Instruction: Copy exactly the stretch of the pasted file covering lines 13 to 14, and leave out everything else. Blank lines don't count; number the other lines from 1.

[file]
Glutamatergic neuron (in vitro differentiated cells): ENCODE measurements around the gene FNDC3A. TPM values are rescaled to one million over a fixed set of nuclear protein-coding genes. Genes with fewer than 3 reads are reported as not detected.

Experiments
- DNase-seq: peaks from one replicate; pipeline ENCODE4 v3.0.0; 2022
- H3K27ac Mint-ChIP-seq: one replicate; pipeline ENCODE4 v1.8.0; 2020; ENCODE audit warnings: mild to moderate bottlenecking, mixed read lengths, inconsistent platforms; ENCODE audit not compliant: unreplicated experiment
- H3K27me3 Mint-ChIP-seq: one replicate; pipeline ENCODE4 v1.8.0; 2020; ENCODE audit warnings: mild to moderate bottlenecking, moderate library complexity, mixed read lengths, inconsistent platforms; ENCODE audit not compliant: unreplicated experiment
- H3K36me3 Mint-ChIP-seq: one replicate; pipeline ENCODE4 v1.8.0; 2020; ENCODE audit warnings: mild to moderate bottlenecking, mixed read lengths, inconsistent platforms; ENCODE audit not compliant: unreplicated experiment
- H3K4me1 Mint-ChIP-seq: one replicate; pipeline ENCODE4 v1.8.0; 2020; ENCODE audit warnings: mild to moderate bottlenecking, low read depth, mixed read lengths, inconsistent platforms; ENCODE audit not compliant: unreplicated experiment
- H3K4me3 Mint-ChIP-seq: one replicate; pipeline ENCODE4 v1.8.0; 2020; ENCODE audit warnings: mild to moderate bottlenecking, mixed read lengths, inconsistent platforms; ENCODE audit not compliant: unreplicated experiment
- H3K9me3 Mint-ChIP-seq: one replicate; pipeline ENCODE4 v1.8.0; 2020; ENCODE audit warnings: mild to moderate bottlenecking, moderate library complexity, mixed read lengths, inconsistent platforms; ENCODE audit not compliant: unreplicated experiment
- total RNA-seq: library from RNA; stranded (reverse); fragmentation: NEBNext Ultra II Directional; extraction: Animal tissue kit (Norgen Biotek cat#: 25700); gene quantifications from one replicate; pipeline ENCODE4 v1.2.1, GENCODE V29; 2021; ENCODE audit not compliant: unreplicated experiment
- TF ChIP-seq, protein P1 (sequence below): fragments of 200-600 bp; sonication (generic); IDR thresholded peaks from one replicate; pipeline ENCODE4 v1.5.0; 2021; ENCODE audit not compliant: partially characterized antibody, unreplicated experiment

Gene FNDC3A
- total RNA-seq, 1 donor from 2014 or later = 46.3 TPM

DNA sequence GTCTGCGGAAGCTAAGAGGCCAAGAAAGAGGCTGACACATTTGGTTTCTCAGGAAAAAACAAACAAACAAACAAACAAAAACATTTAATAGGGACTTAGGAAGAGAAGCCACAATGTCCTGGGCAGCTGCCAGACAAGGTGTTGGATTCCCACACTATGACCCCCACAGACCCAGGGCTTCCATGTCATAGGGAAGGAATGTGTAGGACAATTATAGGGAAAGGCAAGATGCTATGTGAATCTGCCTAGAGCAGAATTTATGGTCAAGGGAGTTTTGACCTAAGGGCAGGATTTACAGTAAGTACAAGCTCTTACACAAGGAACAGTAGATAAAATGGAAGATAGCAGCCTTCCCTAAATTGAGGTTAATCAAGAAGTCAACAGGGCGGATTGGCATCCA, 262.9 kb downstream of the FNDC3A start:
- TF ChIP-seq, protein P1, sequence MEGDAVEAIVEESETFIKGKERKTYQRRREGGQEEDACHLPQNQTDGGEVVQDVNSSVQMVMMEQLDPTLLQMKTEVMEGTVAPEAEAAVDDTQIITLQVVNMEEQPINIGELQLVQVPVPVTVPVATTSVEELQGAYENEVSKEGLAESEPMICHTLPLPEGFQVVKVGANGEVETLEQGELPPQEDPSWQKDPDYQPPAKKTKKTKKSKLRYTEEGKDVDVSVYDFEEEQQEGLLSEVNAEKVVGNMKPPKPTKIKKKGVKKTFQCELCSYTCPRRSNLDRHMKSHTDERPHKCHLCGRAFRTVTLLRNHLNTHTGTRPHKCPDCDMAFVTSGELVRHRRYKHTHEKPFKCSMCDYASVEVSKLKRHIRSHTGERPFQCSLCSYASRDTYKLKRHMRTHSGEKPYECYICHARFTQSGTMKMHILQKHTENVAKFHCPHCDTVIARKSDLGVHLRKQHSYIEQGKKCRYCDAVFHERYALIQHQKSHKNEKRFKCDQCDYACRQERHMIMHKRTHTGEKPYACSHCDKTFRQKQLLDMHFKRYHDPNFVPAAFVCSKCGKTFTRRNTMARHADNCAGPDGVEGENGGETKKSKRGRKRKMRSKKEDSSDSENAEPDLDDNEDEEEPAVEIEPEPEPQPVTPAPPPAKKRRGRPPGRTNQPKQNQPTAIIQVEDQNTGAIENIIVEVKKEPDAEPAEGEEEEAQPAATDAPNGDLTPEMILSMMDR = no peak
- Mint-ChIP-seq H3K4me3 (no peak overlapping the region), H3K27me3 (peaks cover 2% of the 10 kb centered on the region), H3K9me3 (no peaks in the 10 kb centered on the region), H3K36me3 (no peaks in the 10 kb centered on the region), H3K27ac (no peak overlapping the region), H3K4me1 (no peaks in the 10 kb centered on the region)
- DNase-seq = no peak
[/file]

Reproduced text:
- total RNA-seq, 1 donor from 2014 or later = 46.3 TPM

DNA sequence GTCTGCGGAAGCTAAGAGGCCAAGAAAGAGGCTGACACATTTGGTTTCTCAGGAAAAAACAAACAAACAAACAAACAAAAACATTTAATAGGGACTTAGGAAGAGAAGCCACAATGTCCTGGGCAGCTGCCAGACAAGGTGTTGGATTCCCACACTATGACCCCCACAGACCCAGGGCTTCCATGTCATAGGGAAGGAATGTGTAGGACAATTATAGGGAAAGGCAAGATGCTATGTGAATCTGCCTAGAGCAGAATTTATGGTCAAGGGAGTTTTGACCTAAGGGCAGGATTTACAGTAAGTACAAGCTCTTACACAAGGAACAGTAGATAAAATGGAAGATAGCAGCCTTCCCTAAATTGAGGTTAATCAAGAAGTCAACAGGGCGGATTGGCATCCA, 262.9 kb downstream of the FNDC3A start: